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Author Topic: help with roto turkey  (Read 415 times)

SMOKE FREAK

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help with roto turkey
« on: January 12, 2019, 06:24:21 PM »
My son just informed me that I will cook his turkey on my rotisserie...
Well I have never cooked a turkey this way...
I told him nothing over 12 - 14 pounds...That's what I would do in the smoker...

Any advise would be appreciated...

Cellar2ful

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Re: help with roto turkey
« Reply #1 on: January 12, 2019, 06:55:35 PM »





Below is a photo of my 1980's Weber kettle owners manual.  It has the recommended amounts of briquettes per Weber to be used on each side when cooking indirect.  It has a break down for SJ, 18", 22" and 26".   The 22" is highlighted as it was the only size I owned back then.   




I have always just followed this guide and start with 50 briquettes (25 per side) when cooking indirect or using the rotisserie.  I then add 8 briquettes per hour to each side.  I run my lid and bowl vents wide open when using the rotisserie.  There is so much air gap when using a rotisserie, I don't believe adjusting the vents make much difference.  My lid therm usually runs at 350-375 degrees.

In this same owners manual, Weber says to figure 11 minutes per pound cooking a turkey.  A 16 lb bird should take around 175 minutes (roughly 3 hours).


The other trick I use is to set my charcoal baskets more to one side of the kettle and put the bird on with the legs facing the charcoal. This moves the breast meat further from the coals.  The dark meat (legs and thighs) require a higher temp (175-190 degrees) to be done and can tolerate being closer to the heat.  The turkey should be pulled when the breast meat reaches 157 degrees.  These are the recommended temps from the Thermapen website.  After removing the bird from kettle, let it rest at least 30 minutes before carving.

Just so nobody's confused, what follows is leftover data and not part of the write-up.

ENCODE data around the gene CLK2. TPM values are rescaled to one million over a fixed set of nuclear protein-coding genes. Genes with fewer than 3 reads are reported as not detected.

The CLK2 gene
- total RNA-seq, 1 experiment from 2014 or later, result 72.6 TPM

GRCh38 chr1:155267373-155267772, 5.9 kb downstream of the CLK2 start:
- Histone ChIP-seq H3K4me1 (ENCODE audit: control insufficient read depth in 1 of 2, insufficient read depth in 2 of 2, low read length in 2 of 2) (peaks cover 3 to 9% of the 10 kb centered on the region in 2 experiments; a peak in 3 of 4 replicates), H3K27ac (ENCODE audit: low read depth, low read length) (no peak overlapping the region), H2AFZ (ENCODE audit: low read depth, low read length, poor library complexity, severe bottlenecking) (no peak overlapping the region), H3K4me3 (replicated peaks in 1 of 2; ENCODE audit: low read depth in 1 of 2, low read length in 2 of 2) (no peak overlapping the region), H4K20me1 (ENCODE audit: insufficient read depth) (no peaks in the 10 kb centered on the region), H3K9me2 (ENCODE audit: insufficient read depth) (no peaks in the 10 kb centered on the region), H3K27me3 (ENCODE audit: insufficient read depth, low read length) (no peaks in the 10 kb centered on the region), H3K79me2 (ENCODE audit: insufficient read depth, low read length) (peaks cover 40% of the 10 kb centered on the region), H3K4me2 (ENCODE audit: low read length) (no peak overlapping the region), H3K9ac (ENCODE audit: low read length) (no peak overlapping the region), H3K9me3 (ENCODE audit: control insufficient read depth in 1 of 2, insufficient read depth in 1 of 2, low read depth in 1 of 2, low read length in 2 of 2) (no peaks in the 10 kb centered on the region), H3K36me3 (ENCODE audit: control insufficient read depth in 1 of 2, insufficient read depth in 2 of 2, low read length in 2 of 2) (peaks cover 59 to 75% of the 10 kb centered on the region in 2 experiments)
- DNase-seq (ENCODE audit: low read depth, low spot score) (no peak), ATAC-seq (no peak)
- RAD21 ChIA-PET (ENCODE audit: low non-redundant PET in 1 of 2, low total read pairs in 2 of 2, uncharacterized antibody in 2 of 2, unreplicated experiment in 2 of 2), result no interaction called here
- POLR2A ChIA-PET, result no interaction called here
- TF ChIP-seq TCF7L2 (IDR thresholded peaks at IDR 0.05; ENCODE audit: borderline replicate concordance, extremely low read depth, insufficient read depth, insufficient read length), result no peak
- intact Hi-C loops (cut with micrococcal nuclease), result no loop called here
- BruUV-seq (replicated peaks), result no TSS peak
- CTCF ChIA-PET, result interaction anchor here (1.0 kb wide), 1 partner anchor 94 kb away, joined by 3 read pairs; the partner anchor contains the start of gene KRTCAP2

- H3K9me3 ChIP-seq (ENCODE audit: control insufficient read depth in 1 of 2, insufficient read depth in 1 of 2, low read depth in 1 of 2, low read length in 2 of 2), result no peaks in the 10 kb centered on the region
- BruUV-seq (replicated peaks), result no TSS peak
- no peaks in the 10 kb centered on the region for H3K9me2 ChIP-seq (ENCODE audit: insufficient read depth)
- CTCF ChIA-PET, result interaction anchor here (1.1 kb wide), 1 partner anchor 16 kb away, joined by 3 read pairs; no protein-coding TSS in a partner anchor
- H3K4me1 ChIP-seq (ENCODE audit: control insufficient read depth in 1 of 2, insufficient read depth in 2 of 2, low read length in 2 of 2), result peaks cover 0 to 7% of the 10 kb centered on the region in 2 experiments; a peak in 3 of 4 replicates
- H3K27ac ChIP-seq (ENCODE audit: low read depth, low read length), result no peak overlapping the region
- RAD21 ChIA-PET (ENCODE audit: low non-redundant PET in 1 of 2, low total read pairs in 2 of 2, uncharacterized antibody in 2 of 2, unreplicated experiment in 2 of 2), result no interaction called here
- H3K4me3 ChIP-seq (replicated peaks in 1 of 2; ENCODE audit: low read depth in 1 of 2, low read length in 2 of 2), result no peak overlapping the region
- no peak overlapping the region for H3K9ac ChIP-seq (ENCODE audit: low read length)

« Last Edit: January 12, 2019, 06:57:33 PM by Cellar2ful »
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jcnaz

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Re: help with roto turkey
« Reply #2 on: January 13, 2019, 03:33:37 AM »
I have followed Cellar2full's instructions and was very happy with the outcome.
Good luck with your cook!
-JC

hawgheaven

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Re: help with roto turkey
« Reply #3 on: January 13, 2019, 04:11:16 AM »
Cellar2full's instructions are spot on. Do dat, you can't go wrong.
Multiple kettles and WSM's. I am not a collector, just a gatherer... and a sick bastard.

SMOKE FREAK

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Re: help with roto turkey
« Reply #4 on: January 13, 2019, 04:36:48 AM »
Thanks guys...I knew I came to the right place for spot-on info...
I'm still leaning towards a bird in the 14 pound range...

Cellar2ful

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Re: help with roto turkey
« Reply #5 on: January 13, 2019, 07:30:50 AM »


The rotisserie is rated for loads up to 20 lbs and I once spun a 24 lb bird.  The left wing scraped the lid for the first few minutes so it must have been a southpaw. That being said, 14 lbs is a perfect size for spinning on a rotisserie.